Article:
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Does your MSP suffer headaches providing hardware to clients?

Piggy Bank looking at LaptopOne of the challenges that many IT Solution Providers and Managed Service Providers (MSP’s) often experience with some clients is around the fulfilment of hardware.

All clients regularly need hardware – be it new workstations, replacement servers, additional printers or any other office equipment – and so they naturally turn to their IT partner to advise them on the specification, make and model of equipment to buy. The IT partner happily provides this info, often as a quotation – and it’s at  this point where the challenge lies for many IT companies.

Typical Client Statements

Do any of these client statements ring true?

  • “Thanks for the quote, but I can get this cheaper on-line”.
  • “We bought this PC cheaper than the one you suggested, but it’s now saying Windows 7 Home Edition won’t connect to our domain?”
  • “How do we network this (cheap) printer we bought from eBay?”

Clients often think they’re being savvy by cutting you out of the equation and buying their own equipment – but it rarely ends well for them.

Educating the client

You can educate clients that they’d get better value from buying their hardware through you.

  • Charging Consultancy time for specifying hardware to the client.
  • Charging installation fees for new equipment.
  • Charging for your time spent dealing with Warranty work on any equipment not purchased directly from you.

This all helps the client to understand buying cheap hardware off their own back is a false economy.

By implementing these types of techniques, I’ve helped many MSP’s to turn the provision of loss making hardware sales into a profitable source of income.

Should you offer Credit Terms?

But then there’s the challenge that most clients seem to expect credit terms for hardware purchases. You’re taking a risk of non-payment by buying hardware on behalf of your client, but many MSP’s feel uncomfortable *not* offering Credit Terms.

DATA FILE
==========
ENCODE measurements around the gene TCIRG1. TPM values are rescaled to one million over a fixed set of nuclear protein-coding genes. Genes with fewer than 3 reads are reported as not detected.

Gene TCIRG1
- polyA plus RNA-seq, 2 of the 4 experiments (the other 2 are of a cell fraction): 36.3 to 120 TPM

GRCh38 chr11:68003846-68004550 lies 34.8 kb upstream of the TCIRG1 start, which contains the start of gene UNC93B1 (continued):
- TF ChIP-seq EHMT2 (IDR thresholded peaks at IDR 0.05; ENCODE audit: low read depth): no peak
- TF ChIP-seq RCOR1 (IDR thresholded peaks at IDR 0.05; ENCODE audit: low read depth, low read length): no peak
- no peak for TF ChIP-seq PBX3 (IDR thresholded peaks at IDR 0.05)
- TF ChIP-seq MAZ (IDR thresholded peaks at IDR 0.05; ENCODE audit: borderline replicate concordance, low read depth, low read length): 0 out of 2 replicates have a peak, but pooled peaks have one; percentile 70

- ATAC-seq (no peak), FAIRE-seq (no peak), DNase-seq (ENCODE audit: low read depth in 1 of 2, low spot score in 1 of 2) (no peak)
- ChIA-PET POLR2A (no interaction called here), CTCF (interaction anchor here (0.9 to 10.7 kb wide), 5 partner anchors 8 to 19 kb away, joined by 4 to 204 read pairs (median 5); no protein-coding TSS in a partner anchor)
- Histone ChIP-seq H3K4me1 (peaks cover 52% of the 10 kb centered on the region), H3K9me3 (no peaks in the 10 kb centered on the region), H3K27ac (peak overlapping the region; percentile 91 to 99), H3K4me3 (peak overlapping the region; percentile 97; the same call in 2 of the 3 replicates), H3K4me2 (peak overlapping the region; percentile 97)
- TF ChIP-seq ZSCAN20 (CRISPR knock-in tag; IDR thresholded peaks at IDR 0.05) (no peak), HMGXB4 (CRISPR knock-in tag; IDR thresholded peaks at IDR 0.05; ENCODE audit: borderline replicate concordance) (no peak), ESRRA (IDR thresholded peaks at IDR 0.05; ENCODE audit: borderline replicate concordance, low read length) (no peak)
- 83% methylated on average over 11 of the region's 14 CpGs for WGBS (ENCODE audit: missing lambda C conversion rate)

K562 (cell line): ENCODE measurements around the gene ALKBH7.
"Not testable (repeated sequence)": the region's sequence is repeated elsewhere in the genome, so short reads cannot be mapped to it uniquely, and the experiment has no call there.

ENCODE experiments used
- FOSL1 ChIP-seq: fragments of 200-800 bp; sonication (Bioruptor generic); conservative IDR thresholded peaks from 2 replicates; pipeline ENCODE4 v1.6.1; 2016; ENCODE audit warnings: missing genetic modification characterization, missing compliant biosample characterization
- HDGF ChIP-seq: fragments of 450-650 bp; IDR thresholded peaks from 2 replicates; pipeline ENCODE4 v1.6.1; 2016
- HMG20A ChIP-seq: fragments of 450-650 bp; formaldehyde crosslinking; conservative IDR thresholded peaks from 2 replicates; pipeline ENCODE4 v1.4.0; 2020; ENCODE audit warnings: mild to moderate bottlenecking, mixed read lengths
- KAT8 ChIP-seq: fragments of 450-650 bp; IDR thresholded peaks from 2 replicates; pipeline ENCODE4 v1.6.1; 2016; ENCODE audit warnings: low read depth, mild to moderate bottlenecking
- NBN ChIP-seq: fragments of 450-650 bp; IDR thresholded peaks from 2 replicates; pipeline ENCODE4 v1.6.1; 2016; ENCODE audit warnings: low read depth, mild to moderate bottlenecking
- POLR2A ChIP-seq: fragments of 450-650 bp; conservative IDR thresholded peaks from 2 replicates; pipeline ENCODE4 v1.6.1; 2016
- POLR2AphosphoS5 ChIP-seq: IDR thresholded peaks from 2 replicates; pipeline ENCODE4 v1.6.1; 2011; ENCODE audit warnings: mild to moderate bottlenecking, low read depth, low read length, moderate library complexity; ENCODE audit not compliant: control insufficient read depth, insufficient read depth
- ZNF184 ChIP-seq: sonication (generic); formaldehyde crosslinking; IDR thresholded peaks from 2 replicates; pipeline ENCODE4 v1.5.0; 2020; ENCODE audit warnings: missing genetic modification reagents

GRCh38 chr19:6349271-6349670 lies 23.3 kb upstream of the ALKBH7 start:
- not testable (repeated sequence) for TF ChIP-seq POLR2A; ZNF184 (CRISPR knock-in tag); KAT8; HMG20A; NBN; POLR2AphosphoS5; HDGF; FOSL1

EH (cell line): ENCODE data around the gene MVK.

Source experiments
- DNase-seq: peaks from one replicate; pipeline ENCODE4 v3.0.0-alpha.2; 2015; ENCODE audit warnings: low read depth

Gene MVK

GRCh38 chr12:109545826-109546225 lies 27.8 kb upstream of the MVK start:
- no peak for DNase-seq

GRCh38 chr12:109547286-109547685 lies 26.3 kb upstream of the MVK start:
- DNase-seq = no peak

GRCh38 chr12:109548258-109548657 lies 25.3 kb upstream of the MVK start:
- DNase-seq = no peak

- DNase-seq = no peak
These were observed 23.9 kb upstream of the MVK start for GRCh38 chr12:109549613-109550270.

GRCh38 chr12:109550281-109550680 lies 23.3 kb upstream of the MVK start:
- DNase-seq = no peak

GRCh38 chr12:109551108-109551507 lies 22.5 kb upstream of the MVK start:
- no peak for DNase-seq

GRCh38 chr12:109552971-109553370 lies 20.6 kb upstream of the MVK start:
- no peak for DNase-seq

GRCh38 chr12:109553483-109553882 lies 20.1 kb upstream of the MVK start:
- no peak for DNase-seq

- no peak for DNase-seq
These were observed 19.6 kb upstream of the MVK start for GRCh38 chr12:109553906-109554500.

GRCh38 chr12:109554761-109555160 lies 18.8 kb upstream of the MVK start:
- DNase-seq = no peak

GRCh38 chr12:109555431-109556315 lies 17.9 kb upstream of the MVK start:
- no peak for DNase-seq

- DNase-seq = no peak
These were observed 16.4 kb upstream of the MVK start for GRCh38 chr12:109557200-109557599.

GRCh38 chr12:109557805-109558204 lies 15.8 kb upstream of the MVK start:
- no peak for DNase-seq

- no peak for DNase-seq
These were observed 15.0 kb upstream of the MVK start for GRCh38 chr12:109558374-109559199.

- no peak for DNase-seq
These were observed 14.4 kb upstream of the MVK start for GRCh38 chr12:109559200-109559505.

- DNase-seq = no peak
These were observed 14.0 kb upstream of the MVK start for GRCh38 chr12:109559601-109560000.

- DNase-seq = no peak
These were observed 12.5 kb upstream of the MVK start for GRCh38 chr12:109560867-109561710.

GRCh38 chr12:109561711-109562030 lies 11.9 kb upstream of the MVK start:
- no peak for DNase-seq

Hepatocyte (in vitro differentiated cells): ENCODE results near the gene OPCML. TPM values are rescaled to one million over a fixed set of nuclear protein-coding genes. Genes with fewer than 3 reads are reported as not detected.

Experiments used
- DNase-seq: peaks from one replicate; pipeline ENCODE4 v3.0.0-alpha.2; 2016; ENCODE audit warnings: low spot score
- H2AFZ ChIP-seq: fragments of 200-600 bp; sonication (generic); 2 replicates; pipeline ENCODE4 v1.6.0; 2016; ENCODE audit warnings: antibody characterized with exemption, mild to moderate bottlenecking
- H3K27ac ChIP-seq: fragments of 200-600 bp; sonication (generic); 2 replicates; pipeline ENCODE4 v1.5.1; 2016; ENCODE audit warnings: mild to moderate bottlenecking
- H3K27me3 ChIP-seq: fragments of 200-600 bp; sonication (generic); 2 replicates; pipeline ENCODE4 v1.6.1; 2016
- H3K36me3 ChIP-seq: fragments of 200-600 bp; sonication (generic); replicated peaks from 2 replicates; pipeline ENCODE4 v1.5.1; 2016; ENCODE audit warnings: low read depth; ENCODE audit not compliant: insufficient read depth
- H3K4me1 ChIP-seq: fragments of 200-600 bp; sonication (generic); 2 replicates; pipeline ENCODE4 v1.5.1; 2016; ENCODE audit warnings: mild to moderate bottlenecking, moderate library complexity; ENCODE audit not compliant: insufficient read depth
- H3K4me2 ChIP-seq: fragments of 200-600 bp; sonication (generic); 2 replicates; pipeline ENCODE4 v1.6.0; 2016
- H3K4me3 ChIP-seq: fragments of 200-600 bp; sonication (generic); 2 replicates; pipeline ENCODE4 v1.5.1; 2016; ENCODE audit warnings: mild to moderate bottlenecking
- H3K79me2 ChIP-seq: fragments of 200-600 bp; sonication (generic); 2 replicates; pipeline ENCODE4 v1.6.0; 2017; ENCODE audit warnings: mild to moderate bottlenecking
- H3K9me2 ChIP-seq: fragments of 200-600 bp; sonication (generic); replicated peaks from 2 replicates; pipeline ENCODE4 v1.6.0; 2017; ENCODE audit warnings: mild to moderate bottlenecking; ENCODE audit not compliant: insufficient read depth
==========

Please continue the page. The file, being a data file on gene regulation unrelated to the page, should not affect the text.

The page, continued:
(For more on this, read “Should my MSP offer Credit Terms on Hardware and Software?”).

This can be a difficult conversation for MSP’s to have with their clients.

Therefore in the face of all these challenges, and the low margins that is often available on hardware, it’s easy to see why many MSP’s consider Hardware purchases for clients a real headache.

Looking at an alternative

So it was with interest that I chatted with Brian Trevaskiss of IT Hardware distributor MoreFrom Group about their latest initative, MoreFrom.me

In a nutshell, MoreFrom.me allows IT companies to offer their own branded web-site courtesy of MoreFrom, offering selected products to their clients. The client uses the MoreFrom.me web-site directly, pays for the hardware themselves, alleviating the credit risk from the IT company, and MoreFrom also undertake the entire order processing and fulfilment of the hardware. MoreFrom then pay the IT company a referral fee of up to 13% for any purchases – meaning the IT company has reduced their headaches, but still made some profit.

I recently caught up with Brian to record a brief video chat with him about MoreFrom.me.

Can MoreFrom.me Help MSP’s?

For those MSP’s who have decided Hardware is nothing but a headache, I can see MoreFrom.Me providing a nice way to recommend products to clients, receive some income, yet mitigate the overheads and risk.

The Hardware Vendor market is a very tough one, with little margin to be made, so I applaud MoreFrom for offering an alternative solution to hard pressed IT companies.

I’ll be watching with interest to see how MoreFrom.me fares!

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Richard Tubb

I help IT companies grow their businesses in a scalable and sustainable way. My clients are business owners of small to medium sized IT firms. at Tubblog
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Comments

  1. 1) Nice design on the iPad – just saw it now

    2) morefrom sounds like a no brainer! A few years back I worked for an integrator, which also sold hardware. Trouble was often that some large clients would put the company’s cash-flow under such a strain that it would be impossible to source more hardware.